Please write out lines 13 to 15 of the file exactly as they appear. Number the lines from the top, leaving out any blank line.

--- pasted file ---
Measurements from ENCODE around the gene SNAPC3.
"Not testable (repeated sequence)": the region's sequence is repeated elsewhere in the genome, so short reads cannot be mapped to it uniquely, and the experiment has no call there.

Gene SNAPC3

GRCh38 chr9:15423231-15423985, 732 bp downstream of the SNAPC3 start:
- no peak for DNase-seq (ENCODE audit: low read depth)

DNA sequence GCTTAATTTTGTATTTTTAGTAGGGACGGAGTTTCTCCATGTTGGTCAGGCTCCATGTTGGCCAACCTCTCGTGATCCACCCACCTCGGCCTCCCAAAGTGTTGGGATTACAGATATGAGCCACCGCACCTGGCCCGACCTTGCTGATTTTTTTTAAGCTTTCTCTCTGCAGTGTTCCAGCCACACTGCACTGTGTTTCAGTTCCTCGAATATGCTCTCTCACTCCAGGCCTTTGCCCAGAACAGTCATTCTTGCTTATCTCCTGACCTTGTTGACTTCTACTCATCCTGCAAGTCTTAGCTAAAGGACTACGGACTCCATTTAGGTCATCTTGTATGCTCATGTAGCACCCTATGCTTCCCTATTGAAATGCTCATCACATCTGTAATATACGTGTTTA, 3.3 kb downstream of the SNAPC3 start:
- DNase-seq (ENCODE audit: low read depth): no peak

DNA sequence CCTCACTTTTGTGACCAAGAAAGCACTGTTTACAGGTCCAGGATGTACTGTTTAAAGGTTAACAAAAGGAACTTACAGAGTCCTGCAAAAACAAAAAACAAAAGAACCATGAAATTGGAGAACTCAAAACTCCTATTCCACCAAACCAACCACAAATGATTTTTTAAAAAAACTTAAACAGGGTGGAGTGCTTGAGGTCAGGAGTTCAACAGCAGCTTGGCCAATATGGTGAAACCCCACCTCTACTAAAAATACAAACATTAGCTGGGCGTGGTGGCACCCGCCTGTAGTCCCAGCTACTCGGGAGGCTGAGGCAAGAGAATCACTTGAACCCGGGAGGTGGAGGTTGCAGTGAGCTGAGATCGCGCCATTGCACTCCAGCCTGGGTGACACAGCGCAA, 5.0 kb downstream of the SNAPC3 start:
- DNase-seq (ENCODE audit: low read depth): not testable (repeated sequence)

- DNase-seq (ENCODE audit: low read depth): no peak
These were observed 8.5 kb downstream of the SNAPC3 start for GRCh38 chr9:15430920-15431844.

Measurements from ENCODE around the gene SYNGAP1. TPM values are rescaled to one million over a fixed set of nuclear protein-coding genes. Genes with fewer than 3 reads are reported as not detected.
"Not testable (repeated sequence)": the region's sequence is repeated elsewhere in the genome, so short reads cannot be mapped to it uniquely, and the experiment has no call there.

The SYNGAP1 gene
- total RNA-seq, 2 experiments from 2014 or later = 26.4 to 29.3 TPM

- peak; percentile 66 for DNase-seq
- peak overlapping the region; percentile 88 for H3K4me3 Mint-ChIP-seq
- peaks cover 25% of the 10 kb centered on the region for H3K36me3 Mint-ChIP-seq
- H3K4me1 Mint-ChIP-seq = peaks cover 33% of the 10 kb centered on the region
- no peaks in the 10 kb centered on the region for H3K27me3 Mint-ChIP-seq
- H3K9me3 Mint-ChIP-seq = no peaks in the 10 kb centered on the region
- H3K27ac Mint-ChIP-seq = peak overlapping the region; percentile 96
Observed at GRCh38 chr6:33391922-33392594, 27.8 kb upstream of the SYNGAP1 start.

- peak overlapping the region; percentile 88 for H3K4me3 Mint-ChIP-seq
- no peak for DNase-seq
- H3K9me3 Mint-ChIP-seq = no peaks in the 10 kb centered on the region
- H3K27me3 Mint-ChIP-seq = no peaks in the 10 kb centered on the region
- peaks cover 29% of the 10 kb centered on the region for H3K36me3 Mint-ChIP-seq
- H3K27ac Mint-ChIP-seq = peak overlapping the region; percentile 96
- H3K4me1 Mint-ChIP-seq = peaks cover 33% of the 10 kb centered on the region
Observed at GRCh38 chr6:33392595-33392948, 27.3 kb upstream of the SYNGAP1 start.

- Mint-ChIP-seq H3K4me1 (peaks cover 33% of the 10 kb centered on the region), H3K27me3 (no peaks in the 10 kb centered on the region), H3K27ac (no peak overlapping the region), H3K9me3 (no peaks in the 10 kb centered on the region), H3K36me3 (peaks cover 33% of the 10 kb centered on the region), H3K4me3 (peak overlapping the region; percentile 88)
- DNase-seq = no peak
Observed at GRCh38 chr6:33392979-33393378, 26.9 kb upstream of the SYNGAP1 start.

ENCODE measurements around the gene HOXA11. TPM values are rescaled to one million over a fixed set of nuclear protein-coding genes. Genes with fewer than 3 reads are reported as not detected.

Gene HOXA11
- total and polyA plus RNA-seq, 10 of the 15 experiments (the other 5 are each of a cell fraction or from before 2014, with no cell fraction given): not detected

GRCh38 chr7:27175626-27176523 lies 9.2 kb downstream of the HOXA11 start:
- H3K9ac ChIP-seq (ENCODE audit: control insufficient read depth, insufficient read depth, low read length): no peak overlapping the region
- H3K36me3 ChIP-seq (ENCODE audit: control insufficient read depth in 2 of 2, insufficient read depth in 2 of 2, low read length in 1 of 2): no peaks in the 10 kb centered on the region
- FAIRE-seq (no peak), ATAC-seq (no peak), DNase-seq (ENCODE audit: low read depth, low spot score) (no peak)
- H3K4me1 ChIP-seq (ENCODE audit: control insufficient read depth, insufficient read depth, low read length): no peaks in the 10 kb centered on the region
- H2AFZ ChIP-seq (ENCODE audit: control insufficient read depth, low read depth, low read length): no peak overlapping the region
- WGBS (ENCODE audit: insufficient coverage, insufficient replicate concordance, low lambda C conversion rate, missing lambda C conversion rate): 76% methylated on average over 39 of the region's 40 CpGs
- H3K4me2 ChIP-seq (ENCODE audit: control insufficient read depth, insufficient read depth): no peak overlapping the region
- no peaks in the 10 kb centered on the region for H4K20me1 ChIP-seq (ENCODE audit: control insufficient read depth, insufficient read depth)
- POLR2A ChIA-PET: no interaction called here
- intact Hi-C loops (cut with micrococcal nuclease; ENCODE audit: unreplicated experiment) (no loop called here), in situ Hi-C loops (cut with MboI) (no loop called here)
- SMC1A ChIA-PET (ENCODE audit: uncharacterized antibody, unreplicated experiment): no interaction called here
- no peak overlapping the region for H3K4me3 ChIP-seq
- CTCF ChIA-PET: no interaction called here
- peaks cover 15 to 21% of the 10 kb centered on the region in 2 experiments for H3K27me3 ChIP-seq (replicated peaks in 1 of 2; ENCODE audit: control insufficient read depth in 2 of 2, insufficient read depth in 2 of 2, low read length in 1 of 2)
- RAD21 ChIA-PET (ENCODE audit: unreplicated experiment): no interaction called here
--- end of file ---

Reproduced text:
"Not testable (repeated sequence)": the region's sequence is repeated elsewhere in the genome, so short reads cannot be mapped to it uniquely, and the experiment has no call there.

The SYNGAP1 gene
- total RNA-seq, 2 experiments from 2014 or later = 26.4 to 29.3 TPM